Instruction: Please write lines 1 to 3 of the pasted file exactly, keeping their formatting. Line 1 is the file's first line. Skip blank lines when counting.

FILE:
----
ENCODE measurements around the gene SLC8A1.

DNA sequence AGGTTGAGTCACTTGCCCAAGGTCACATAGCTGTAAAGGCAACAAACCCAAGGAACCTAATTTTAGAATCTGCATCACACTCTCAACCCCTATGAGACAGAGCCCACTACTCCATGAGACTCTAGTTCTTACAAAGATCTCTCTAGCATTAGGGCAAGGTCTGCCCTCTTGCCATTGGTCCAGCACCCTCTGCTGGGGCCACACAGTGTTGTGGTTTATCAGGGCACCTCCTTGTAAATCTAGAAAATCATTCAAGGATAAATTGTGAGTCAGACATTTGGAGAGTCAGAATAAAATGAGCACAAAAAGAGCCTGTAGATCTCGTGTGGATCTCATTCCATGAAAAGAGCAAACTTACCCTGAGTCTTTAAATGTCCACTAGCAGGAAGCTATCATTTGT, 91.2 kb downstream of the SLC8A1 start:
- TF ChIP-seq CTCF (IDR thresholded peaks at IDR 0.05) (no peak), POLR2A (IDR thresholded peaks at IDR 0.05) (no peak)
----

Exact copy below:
ENCODE measurements around the gene SLC8A1.

DNA sequence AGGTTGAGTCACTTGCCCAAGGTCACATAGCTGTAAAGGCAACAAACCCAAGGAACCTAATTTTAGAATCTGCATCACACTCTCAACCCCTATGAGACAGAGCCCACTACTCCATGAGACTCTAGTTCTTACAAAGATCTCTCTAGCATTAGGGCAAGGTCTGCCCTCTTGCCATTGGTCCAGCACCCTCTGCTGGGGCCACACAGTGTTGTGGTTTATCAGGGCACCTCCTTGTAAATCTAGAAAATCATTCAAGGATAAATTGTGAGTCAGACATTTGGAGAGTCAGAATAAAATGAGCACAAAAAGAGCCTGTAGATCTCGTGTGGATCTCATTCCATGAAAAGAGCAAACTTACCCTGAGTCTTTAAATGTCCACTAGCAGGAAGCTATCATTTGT, 91.2 kb downstream of the SLC8A1 start:
- TF ChIP-seq CTCF (IDR thresholded peaks at IDR 0.05) (no peak), POLR2A (IDR thresholded peaks at IDR 0.05) (no peak)